The Dumbo Octopus — This animal gets its name because it looks like a Dumbo … You know,  Walt Disney’s Dumbo,  the elephant whose ears were so big he could flap them and fly?  Maybe you can see the resemblance in these pictures from ipfactly.com and bajiroo.com respectively. Well, this creature don’t have ears, but it does have fins it uses to flap its way across the ocean floor.  They’re known for their large eyes that are about one-third the width of their bell shaped heads and are known to live 23,000 feet (7010m) deep  … Did you know the Dumbo Octopus eats its prey whole and can change color to camouflage itself?

 

 

5.

Tonguefish — Species of Tonguefish are usually found in tropical or some shallow estuaries.  The one pictured here (*as seen on listverse.com*) was actually inhabiting the bottom of the western Pacific Ocean and was caught in 2012.  They tend to be survivors, as many of these animals have been located around hydrothermal vents which spew sulphur … Scientists aren’t quite sure how they can survive such condition.  Did you notice that both of the Tonguefish’s eyes are located on one side of its head!

 

4.

Sea Angel — They might be called sea angels, but they can be one devil of a predator.  This animal is actually a predatory sea snail that makes its home in the deep waters of the Antarctic.  Also rather un-angelic is their habit of hunting and eating shelled pteropods, which is another kind of snail … wouldn’t that be some sort of snail-cannibalism?

 

 

3.

Napoleon Wrasse (rass) — Found in the Pacific and Indian Oceans, this is one of the largest reef fish found in those warm waters, measuring more than 6 feet (2m) in length.  It’s also known as the Maori Wrasse due to the intricate blue-green facial design that resembles Maori war paint. You can see those patterns in this picture from popularmechanics.com.  Like fingerprints, those designs are unique to each animal.  Did you know that this creature is a protogynous (proto-jin-uss) hermaphrodite and can change its sex from female to male …   Would you like that kind of ability?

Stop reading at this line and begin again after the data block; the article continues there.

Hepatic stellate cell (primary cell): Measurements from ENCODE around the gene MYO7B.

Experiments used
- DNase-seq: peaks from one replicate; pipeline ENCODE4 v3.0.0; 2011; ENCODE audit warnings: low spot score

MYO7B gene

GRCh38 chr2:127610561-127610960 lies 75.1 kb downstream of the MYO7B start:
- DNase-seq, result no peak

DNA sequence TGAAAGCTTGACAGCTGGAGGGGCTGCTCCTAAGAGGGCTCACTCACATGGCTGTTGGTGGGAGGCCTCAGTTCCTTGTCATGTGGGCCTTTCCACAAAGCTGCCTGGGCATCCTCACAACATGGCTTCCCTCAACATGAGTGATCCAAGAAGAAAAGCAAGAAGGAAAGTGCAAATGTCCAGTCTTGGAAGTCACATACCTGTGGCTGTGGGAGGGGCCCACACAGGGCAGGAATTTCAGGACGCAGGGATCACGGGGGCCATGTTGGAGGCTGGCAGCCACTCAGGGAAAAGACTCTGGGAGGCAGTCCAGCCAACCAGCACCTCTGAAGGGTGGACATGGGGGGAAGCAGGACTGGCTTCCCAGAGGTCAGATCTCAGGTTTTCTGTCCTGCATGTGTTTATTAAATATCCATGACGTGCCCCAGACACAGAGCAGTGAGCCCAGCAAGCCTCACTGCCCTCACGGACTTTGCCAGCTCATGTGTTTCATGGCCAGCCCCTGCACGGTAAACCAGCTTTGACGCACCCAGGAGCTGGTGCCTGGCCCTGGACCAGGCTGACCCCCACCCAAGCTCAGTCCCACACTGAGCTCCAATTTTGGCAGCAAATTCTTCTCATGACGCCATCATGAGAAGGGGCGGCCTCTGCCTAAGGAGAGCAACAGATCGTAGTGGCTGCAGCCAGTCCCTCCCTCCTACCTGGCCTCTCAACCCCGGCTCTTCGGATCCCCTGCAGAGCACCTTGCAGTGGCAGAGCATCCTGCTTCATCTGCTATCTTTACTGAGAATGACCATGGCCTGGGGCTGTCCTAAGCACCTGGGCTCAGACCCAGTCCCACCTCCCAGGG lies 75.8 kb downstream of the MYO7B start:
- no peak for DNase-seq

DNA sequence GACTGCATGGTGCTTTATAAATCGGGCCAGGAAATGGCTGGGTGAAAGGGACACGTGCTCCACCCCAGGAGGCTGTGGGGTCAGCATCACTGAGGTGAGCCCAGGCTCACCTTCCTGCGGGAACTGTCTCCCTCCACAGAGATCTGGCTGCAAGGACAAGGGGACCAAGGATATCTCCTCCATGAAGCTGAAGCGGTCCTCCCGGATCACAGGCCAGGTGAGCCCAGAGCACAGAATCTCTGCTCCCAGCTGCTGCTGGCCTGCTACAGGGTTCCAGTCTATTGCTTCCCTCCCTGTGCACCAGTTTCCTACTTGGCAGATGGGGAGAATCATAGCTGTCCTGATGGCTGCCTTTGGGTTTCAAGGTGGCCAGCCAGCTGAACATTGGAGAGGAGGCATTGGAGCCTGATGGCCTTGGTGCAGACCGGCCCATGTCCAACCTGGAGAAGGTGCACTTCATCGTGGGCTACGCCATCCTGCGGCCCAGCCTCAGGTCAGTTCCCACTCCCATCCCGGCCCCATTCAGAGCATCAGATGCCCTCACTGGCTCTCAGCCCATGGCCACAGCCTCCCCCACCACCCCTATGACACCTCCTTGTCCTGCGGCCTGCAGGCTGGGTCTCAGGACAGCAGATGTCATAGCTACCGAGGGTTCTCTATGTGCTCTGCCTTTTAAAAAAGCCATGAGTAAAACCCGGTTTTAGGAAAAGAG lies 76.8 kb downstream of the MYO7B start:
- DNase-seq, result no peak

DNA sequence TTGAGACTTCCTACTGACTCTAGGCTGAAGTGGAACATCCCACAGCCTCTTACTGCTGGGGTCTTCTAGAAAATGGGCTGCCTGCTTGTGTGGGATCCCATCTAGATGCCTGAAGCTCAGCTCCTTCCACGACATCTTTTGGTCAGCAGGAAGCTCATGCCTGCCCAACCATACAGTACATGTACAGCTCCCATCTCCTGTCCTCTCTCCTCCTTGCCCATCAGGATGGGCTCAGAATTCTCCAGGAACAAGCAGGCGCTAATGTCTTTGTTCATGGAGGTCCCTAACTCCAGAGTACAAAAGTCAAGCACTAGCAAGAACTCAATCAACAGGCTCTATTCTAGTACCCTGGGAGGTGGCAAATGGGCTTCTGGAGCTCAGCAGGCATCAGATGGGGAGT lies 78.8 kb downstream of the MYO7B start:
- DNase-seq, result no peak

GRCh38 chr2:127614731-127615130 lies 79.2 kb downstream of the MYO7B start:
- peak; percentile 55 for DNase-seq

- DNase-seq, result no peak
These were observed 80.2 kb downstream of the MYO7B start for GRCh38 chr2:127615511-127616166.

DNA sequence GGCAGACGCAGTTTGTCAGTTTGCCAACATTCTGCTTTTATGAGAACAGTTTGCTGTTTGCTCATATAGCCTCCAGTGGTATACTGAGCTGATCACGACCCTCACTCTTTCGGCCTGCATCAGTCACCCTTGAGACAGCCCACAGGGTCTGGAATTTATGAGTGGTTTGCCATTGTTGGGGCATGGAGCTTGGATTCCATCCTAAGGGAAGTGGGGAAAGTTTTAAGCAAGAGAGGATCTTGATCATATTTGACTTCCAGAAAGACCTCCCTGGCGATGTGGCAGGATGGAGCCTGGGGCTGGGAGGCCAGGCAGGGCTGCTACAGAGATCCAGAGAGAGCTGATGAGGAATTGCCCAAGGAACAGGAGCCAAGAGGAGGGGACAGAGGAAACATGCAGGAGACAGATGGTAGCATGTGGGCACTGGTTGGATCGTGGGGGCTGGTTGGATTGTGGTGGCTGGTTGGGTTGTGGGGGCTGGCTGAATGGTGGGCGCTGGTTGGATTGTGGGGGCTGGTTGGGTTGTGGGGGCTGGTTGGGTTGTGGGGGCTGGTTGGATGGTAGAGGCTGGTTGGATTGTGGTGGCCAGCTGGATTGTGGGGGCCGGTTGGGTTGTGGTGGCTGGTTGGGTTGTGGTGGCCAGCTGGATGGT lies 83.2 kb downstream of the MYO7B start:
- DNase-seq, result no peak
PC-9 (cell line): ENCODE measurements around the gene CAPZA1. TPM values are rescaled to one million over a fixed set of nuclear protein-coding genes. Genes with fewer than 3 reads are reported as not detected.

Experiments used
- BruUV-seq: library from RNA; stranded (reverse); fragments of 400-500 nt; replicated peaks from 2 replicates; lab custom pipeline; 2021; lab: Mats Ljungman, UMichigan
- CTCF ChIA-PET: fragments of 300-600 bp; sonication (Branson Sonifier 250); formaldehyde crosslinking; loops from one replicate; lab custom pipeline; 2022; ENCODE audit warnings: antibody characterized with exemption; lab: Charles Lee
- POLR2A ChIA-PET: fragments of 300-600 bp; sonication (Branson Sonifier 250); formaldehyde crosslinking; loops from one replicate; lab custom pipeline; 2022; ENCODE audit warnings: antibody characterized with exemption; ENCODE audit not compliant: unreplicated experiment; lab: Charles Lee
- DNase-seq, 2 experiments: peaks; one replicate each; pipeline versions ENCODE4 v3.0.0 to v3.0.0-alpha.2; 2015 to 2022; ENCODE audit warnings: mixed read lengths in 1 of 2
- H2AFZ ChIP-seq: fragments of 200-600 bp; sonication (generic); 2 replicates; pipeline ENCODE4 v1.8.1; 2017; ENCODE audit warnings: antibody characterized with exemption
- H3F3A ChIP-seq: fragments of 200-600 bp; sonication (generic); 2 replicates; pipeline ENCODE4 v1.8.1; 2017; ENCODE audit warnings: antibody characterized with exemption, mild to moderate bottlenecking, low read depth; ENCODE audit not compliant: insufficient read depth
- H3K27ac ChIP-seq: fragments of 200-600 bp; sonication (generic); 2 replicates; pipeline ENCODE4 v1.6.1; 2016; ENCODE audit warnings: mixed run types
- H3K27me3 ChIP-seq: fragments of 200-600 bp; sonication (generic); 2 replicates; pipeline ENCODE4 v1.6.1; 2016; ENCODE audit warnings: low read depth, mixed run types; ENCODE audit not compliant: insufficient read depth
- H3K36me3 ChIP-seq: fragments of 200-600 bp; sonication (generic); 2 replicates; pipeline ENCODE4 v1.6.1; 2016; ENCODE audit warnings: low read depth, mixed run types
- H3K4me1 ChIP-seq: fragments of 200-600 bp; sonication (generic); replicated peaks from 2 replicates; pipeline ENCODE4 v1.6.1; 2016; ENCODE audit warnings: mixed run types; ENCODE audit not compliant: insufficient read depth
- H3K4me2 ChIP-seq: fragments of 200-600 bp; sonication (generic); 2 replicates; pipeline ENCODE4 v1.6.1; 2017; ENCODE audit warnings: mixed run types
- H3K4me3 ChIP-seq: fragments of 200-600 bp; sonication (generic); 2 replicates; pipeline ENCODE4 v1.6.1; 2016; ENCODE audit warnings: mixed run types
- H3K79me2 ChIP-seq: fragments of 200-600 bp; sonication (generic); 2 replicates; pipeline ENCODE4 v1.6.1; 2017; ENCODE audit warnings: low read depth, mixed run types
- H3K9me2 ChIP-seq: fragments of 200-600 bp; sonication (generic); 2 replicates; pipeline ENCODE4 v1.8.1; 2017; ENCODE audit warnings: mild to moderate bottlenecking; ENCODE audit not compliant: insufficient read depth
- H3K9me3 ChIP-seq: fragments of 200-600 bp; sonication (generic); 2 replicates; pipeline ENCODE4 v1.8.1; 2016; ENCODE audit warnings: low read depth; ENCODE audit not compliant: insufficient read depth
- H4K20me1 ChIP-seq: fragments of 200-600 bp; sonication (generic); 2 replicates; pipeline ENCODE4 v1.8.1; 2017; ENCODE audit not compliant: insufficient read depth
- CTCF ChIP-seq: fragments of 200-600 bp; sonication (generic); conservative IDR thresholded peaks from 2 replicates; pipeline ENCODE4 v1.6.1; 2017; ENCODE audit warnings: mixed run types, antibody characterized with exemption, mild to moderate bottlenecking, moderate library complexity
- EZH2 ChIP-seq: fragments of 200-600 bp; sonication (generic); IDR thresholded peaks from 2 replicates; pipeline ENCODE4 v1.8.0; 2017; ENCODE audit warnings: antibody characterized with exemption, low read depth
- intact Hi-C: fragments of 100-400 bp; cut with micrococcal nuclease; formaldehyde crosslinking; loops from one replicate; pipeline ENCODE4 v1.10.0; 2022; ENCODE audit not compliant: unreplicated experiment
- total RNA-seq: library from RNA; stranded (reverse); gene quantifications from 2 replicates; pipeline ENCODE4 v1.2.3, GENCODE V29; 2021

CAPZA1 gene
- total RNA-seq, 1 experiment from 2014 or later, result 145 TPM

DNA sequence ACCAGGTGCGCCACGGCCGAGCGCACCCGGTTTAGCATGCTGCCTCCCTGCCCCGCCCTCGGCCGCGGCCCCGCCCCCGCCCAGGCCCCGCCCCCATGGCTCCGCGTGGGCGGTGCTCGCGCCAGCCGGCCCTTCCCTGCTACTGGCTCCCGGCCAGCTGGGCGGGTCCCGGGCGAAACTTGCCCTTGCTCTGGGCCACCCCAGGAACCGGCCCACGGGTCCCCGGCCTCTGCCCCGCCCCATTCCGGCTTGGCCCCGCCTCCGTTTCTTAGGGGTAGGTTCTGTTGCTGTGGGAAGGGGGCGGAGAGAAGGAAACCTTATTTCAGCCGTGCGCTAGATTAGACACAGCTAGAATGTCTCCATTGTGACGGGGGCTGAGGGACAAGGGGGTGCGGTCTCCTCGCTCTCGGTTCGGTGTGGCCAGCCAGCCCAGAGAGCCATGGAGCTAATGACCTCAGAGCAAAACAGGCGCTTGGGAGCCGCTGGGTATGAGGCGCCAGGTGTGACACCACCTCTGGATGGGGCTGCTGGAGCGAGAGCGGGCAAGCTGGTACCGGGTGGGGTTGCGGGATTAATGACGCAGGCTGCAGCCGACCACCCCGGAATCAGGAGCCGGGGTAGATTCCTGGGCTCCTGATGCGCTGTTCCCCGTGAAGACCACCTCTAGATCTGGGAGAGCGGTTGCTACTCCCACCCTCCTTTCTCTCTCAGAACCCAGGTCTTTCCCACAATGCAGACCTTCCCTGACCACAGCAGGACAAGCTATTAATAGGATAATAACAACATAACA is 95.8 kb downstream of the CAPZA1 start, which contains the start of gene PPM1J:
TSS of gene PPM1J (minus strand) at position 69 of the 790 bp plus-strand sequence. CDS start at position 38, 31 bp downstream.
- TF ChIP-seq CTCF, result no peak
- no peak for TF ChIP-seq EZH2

2.

The Squidworm — Sounds like a great title for a horror movie, right?  Take a look at this creature feature in this picture from phys.org.  This is actually a new species discovered in the Coral Triangle, an area between Indonesia and the Philippines.  The animal was found in 2007 at a depth of 1.8 miles (2800m) by scientists using a remote operated vehicle (or ROV).  The Squidworm earned its name due to the 10 appendages on its head which are tentacle shaped and each of which are longer than its 3.5 inch (8.9cm) body.  

 

 

1.

Mola Mola — Also known as the Ocean Sunfish, this animal can weigh an average of more than 2,200 pounds (998kg).   Little surprise that it’s earned a reputation as the heaviest known bony fish in the world.  Resembling a fish head with tail, its body is laterally flattened … you tell that from the picture here.  Over 10 ft in height (3.2m) and over 5 feet long (1.8m) these fish can be as tall as they are long when their dorsal and ventral fins are extended.  Despite their size, they pose no threat to humans and like feed on jellyfish, squid and crustaceans.